I am pleased to send greetings to this 60th Pugwash Conference on Science and World Affairs. Your gathering comes as the United Nations and the Organization for the Prohibition of Chemical Weapons jointly address the aftermath of the August chemical weapons attack in Syria, highlighting the urgency of the issues on your agenda.
The OPCW and the Pugwash Conferences share the well-deserved honour of being Nobel Peace Laureates. Both have demonstrated that disarmament issues lie at the heart of the global security agenda.
The challenges facing the world today cut across boundaries and sectors. Now more than ever, we need to respond through broad-based partnerships that bring together different members of the international community to reach our common goals.
Established long ago to promote scientific cooperation across the great political divide of the Cold War, Pugwash today continues to perform this great public service across the different divisions that characterize the post-Cold War world.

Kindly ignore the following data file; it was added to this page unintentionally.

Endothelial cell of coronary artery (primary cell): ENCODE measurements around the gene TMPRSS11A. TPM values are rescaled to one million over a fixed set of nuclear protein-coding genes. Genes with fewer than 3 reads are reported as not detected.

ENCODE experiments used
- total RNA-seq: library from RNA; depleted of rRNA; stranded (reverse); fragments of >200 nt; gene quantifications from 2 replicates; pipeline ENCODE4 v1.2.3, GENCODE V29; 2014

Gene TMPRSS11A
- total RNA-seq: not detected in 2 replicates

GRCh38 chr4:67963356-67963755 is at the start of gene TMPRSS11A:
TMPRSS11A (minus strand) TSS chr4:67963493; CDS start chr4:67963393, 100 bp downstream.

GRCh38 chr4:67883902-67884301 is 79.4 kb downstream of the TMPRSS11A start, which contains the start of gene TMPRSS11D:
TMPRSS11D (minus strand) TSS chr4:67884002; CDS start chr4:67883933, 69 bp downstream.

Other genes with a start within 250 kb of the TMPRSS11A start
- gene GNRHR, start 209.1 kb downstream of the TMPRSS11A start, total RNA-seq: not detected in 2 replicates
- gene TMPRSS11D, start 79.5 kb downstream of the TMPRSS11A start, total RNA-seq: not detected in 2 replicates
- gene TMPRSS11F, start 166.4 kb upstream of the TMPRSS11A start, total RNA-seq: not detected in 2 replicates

For more than half a century, the Pugwash Conferences have acted on the sound principle that scientists, policy-makers and other public officials should collaborate on solutions to the greatest threats to our world.
Nuclear disarmament is one of the most urgent and daunting challenges we face. Science will have an enormous role to play in developing the tools for verifying disarmament commitments and in ensuring their irreversibility.
You are uniquely equipped to ensure that developments in science and technology will serve the welfare of people rather than contribute to new forms of military competition. I especially welcome your attention to the establishment of a Middle East zone free of nuclear weapons and other weapons of mass destruction. Realizing this goal would substantially strengthen peace and security, benefiting all peoples of this region.
I wish you great success.